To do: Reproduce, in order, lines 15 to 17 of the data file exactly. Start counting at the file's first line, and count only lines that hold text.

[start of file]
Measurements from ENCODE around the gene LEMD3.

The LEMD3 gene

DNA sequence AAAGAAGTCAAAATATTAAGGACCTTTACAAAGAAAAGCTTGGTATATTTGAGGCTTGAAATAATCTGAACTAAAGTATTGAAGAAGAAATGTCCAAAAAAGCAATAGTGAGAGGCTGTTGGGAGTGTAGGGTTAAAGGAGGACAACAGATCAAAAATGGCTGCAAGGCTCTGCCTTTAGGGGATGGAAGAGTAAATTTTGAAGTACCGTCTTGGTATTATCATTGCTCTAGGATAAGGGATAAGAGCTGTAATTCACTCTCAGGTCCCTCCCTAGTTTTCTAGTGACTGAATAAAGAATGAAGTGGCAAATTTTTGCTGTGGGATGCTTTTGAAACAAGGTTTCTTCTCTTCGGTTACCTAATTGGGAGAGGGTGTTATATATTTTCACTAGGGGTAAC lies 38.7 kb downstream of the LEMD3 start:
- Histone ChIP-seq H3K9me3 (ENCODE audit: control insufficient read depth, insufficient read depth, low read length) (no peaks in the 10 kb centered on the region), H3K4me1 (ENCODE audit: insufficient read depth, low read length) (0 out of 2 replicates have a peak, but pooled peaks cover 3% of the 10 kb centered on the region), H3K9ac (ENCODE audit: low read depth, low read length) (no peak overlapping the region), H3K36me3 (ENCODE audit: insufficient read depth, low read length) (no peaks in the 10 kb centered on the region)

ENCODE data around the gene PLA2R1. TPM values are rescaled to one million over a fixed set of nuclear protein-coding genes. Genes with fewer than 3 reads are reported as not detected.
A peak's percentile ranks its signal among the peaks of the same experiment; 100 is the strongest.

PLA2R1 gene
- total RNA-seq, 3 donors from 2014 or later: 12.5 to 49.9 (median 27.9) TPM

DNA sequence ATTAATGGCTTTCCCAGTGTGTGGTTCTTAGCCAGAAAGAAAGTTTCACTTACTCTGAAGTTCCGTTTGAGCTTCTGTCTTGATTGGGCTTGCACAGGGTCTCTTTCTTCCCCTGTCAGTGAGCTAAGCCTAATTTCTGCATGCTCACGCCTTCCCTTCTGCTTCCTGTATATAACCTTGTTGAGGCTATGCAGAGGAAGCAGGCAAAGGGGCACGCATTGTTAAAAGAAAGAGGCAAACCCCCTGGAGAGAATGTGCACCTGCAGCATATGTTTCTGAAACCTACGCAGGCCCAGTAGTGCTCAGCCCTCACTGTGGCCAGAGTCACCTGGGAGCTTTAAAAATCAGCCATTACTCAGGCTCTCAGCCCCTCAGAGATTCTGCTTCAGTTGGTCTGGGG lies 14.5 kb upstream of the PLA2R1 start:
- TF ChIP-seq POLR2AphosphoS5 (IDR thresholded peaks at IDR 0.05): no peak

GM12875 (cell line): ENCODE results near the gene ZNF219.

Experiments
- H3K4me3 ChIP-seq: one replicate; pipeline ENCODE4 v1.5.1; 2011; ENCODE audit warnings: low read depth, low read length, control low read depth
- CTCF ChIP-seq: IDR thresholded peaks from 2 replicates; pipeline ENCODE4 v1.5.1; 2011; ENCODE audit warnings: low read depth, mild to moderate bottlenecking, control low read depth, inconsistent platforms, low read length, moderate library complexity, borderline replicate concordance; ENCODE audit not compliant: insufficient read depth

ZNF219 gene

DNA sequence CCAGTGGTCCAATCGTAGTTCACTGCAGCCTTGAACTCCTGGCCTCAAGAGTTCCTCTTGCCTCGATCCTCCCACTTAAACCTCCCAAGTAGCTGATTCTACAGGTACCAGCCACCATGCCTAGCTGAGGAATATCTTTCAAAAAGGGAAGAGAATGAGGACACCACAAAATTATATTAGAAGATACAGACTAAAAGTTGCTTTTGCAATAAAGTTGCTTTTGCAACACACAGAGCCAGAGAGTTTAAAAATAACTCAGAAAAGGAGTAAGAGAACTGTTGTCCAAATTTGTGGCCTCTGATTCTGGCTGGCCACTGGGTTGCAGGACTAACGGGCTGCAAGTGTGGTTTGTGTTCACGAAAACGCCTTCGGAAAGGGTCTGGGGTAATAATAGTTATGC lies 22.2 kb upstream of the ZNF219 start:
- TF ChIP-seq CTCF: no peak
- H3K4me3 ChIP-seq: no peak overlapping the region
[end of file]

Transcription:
ZNF219 gene

DNA sequence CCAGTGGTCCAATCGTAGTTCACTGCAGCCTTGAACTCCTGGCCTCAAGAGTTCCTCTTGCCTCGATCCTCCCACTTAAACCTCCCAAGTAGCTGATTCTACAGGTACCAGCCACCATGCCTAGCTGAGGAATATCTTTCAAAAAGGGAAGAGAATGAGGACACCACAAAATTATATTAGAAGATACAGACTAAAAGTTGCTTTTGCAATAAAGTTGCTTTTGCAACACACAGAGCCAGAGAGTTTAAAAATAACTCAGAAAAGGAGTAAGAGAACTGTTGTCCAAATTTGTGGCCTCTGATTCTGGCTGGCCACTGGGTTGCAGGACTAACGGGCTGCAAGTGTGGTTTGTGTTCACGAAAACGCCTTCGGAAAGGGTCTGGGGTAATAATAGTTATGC lies 22.2 kb upstream of the ZNF219 start:
- TF ChIP-seq CTCF: no peak